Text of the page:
Serum β-Trace Protein and Risk of Mortality in Incident Hemodialysis Patients.

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Clinical Journal of the American Society of Nephrology (Impact Factor: 5.07). 06/2012; 7(9):1435-45. DOI: 10.2215/CJN.02240312
Source: PubMed

ABSTRACT Residual kidney function in dialysis patients is associated with better survival, but there are no simple methods for its assessment. β-Trace protein is a novel endogenous filtration marker of kidney function that is not removed during hemodialysis and may serve as a marker for residual kidney function similar to serum creatinine in patients not on dialysis. The objective of this study was to determine the association of serum β-trace protein with mortality in incident hemodialysis patients.
Serum β-trace protein was measured in baseline samples from 503 participants of a national prospective cohort study of incident dialysis patients with enrollment during 1995-1998 and follow-up until 2004. Outcomes were all-cause and cardiovascular disease mortality analyzed using Cox regression adjusted for demographic, clinical, and treatment factors.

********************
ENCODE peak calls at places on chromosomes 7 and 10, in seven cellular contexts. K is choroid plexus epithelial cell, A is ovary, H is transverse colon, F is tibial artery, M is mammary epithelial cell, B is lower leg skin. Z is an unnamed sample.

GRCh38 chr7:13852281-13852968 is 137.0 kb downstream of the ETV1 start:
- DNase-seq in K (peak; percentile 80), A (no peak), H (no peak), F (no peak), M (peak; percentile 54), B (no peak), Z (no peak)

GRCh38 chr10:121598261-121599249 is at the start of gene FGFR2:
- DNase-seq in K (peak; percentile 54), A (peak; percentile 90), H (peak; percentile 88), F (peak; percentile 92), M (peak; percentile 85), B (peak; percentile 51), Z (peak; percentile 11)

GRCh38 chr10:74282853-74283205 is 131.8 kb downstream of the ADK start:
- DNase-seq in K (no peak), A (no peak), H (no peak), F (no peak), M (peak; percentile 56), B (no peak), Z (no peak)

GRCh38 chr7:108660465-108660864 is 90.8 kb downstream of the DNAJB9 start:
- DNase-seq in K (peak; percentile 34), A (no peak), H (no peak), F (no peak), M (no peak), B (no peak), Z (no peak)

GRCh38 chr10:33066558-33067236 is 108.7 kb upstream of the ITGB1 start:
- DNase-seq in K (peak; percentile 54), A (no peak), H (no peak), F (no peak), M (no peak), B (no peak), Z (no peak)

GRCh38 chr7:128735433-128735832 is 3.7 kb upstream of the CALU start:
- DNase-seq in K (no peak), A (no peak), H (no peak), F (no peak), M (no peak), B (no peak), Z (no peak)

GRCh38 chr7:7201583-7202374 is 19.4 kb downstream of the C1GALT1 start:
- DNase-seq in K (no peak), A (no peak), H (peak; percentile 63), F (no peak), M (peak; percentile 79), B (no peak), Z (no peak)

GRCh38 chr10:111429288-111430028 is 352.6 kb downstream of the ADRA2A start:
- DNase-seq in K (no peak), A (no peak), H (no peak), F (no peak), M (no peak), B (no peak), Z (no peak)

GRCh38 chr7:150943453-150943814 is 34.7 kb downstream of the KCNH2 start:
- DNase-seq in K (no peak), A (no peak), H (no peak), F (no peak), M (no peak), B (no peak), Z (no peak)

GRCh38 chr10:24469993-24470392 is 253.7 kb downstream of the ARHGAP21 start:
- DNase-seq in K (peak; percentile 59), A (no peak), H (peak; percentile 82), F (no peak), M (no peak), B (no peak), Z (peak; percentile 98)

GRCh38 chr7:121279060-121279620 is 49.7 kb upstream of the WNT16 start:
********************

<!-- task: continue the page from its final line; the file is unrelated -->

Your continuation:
Serum β-trace protein levels were higher in individuals with no urine output compared with individuals with urine output (9.0±3.5 versus 7.6±3.1 mg/L; P<0.001). There were 321 deaths (159 deaths from cardiovascular disease) during follow-up (median=3.3 years). Higher β-trace protein levels were associated with higher risk of mortality. The adjusted hazard ratio and 95% confidence interval for all-cause mortality per doubling of serum β-trace protein was 1.36 (1.09-1.69). The adjusted hazard ratios (95% confidence intervals) for all-cause mortality in the middle and highest tertiles compared with the lowest tertile were 0.95 (0.69-1.32) and 1.72 (1.25-2.37). Similar results were noted for cardiovascular disease mortality.
The serum level of β-trace protein is an independent predictor of death and cardiovascular disease mortality in incident hemodialysis patients.

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Rulan S Parekh